How to collect a judgment

  • Wage Attachments

  • Information Subpoena

  • Property Levies

  • Property Liens

  • Renew Your Judgment

How to collect your judgment

When you win a civil case in court, the judge may award you money damages, but In some situations the losing party (the debtor) will refuse to follow the court order and pay the judgment, this is the reason why a vast majority of judgments are not being collected. If this happens, you may be required to take additional measures to collect your judgment.

When you're planning a collection strategy to enforce your judgment, it makes sense to start by going after the low-hanging fruit. Wages, bank accounts, and money paid to a debtor's business are all relatively easy assets to get, and the procedures for doing so are easier and cheaper. On the other hand, trying to force a sale of the debtor's house, property, or vehicle can be complicated, expensive, and time-consuming.

Wage Attachments / Information Subpoena

collection agency enforcing judgment getting paid

A Judgment Creditor may file an Income Execution or wage garnishment to obtain a percentage of the Debtor's earnings to apply to a Judgment. You will need to inform the Enforcement officer or Sheriff about certain information, namely, the Debtor's employer, the employer's address etc.

The obvious challenge is that a debtor who won’t pay the judgment isn’t going to tell you where the money is—but you can take steps to find it. To discover all the necessary information, a creditor may request an Information subpoena from the Court. An Information subpoena is a legal document that directs the Debtor to answer certain questions regarding the employment wages and assets.

A transcript of judgment must be filed before the enforcement officer will proceed to enforce a judgment.

Property Levies

Property execution collection agency enforcing judgment getting paid

The levy on, or seizure of a Judgment Debtor's personal property by the use of a property execution is the most common method for enforcing a money judgment.

After filing the transcript of Judgment as indicated above, you should provide the Enforcement officer, or Sheriff, with instructions identifying the property and its location, as well as the names and addresses of other people who must be served with the notice that the property is being seized.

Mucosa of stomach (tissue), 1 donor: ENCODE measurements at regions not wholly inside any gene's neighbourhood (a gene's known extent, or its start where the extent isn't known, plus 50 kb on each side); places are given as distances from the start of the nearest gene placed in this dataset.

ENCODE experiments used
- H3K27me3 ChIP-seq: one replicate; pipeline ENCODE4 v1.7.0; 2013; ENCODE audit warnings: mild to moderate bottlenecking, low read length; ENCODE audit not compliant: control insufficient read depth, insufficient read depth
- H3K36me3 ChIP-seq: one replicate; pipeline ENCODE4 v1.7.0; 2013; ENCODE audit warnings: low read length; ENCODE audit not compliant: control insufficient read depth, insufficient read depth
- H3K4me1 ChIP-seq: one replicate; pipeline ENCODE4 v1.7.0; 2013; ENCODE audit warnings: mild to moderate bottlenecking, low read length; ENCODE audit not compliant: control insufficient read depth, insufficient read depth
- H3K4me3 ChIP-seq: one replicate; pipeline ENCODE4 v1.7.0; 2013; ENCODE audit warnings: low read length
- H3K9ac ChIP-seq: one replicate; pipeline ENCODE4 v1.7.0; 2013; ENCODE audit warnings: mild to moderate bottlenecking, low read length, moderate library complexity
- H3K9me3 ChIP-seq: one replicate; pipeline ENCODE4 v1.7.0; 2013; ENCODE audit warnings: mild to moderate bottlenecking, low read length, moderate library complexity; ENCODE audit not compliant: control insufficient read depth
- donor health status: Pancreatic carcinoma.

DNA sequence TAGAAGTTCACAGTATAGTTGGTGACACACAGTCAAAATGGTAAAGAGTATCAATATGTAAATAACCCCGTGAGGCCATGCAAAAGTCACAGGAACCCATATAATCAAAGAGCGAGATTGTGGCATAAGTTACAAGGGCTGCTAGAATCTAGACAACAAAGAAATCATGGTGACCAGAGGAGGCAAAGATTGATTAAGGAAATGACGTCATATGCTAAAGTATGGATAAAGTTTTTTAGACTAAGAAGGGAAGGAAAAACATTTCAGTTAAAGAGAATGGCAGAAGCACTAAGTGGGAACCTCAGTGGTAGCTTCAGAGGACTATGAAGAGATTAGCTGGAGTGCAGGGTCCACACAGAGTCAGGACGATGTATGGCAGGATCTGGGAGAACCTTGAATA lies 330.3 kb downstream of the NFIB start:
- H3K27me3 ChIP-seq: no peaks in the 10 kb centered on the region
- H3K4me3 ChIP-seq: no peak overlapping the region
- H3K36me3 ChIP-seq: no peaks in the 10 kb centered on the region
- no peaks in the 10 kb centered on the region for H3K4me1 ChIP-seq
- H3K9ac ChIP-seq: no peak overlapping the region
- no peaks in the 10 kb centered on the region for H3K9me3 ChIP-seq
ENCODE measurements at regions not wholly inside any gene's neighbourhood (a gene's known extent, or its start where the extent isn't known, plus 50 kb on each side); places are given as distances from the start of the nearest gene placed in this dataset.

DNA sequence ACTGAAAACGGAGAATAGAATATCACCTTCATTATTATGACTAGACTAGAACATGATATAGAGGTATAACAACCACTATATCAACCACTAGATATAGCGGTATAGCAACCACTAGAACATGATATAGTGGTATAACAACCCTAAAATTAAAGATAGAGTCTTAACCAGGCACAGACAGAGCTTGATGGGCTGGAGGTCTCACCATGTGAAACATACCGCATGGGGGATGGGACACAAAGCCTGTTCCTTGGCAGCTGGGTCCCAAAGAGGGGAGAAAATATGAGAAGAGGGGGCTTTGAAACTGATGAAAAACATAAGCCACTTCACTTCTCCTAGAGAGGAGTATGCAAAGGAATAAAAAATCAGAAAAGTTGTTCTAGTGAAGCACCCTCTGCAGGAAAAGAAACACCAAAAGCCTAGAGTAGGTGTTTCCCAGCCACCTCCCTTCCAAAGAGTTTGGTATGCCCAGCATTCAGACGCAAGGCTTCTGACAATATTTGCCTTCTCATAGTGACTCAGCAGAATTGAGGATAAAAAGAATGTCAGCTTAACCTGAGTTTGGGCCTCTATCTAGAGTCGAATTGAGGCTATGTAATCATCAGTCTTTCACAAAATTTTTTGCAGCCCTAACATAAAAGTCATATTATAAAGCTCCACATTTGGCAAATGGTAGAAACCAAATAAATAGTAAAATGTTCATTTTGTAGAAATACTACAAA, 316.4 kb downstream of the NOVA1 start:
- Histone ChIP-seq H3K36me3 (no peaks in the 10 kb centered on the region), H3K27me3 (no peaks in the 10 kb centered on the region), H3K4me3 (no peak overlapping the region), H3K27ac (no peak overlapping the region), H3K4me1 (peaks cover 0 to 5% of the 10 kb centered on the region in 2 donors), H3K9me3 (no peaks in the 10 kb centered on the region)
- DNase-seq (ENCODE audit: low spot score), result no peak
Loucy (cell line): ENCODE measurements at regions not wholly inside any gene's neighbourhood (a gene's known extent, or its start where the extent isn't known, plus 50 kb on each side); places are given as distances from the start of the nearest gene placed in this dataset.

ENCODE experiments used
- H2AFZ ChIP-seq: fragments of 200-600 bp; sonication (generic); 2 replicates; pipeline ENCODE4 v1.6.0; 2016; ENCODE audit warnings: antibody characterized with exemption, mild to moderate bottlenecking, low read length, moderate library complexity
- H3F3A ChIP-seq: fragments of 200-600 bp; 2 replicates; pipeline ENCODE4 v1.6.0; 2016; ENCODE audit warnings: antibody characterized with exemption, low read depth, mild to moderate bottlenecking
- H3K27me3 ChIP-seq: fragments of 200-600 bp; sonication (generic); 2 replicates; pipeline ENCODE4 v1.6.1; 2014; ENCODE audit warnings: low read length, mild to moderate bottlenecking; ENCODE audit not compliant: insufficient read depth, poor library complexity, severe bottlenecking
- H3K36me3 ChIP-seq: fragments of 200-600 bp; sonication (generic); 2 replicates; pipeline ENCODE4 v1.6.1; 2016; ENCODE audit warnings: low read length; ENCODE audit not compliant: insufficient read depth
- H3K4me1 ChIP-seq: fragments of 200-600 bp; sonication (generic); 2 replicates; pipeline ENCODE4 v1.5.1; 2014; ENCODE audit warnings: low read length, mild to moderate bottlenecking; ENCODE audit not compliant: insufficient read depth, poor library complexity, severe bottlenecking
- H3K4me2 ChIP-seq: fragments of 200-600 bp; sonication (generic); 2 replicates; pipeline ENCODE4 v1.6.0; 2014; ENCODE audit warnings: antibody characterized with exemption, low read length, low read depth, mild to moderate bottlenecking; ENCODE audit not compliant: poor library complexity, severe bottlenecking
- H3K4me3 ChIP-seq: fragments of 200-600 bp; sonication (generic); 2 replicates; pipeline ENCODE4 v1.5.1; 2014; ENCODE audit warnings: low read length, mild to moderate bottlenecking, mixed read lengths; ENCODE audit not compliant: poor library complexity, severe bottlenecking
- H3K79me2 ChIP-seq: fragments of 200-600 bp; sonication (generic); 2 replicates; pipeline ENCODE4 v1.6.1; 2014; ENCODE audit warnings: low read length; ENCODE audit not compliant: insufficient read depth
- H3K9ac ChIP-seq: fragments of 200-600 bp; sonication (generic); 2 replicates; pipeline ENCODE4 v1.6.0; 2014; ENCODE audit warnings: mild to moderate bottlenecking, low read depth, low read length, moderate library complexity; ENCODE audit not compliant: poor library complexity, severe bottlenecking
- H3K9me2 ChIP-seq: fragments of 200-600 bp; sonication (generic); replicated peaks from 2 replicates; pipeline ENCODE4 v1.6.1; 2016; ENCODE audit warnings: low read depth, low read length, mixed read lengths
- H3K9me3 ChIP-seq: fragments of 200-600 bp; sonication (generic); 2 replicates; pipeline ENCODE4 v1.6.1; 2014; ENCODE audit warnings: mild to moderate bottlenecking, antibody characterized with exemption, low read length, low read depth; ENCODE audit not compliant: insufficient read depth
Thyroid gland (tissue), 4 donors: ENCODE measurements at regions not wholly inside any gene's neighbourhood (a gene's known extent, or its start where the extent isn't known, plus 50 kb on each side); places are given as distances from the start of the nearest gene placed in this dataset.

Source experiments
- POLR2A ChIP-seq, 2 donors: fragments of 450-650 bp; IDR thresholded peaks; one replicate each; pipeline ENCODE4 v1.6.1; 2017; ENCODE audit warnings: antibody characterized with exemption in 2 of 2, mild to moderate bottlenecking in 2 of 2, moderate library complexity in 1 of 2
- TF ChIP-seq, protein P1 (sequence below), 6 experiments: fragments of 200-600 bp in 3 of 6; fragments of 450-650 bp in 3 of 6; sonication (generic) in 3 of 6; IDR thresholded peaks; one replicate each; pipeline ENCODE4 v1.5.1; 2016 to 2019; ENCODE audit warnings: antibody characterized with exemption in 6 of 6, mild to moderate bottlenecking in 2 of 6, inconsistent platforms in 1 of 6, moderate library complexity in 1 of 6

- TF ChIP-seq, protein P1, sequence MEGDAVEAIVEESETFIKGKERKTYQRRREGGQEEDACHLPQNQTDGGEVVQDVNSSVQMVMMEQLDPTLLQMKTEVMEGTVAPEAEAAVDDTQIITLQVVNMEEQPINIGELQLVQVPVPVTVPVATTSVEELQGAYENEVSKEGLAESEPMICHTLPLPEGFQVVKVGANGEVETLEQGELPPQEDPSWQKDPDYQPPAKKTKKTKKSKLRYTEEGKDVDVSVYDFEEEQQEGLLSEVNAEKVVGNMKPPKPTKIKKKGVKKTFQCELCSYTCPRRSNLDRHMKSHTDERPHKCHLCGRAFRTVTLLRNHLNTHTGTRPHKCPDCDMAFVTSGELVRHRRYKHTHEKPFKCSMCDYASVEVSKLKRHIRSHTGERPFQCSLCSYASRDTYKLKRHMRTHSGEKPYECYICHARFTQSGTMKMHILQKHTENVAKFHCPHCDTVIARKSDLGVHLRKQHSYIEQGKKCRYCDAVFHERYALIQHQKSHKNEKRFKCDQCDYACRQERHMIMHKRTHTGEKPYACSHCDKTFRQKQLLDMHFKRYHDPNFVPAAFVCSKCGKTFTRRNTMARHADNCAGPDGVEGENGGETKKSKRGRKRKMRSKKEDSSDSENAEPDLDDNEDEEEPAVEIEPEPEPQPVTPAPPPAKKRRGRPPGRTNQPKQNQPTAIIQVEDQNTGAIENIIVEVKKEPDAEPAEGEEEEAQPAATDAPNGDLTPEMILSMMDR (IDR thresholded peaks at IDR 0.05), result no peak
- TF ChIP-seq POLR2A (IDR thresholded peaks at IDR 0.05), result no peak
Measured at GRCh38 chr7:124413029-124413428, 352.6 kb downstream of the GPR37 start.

Once assets are identified, the Enforcement officer can seize assets and sell them at an execution sale, applying the proceeds to the Judgment.

What Property Can be Taken to Settle a Judgment?

Depending on your state, the Enforcement officer or Sheriff may not seize all property belonging to the Debtor. Certain property may be exempt from seizure under the law. Each state outline’s which property is exempt from a judgment. Property that is exempt means it is completely off-limits for settling a judgement.

Property Liens

Your first concern should be that the judgment debtor will try to circumvent your ability to collect by transferring property or filing for bankruptcy. You can preserve your ability to satisfy the judgment by getting a lien right.

Some states will automatically impose a lien on the judgment debtor’s property once the judgment is secured. However, most states require the judgment creditor to record the judgment with the county to create a lien on the debtor’s property.

A Judgement Lien can give you the right to take possession of the debtor’s property and when the judgment debtor tries to sell the property, he or she will be unable to finish the sale while the title is clouded.

Freezes and Seizures of Your Bank Account

Bank account garnishment means that a collection agency or creditor is legally allowed to remove money from a bank account or credit union to turn over money to repay an outstanding debt.

To begin withdrawing funds from a debtor's account, the creditor or debt collection agency will need a order or writ of garnishment, signed by a court official. The Internal Revenue Service (IRS) is the only creditor that can garnish money from bank accounts without a judgment.

A U.S. Department of Treasury rule requires banks to automatically protect certain federal benefits from being frozen or garnished if they are directly deposited into a bank account.

Renew Your Judgment

Judgments don’t last forever. Instead, they usually have a shelf life of between 5 to 20 years depending on the state. Sometimes you need more time to collect, however. If you do, be sure to renew the judgment (and any recorded liens) before the judgment expires. Financial situations change. Even if you can’t collect now, the debtor might get a great job, build equity in a house, or receive an inheritance. And, the longer it takes to collect, the more your judgment will be worth because the accumulating interest adds up. So until you've collected your judgment, keep tabs on the debtor. It’s not unusual to end up with a big payout years down the road.

Finding a Debtor's Assets

Disclaimer: Any and all information is not intended to be, nor is it, legal advice. Please consult your attorney for information concerning allowable rates of interest.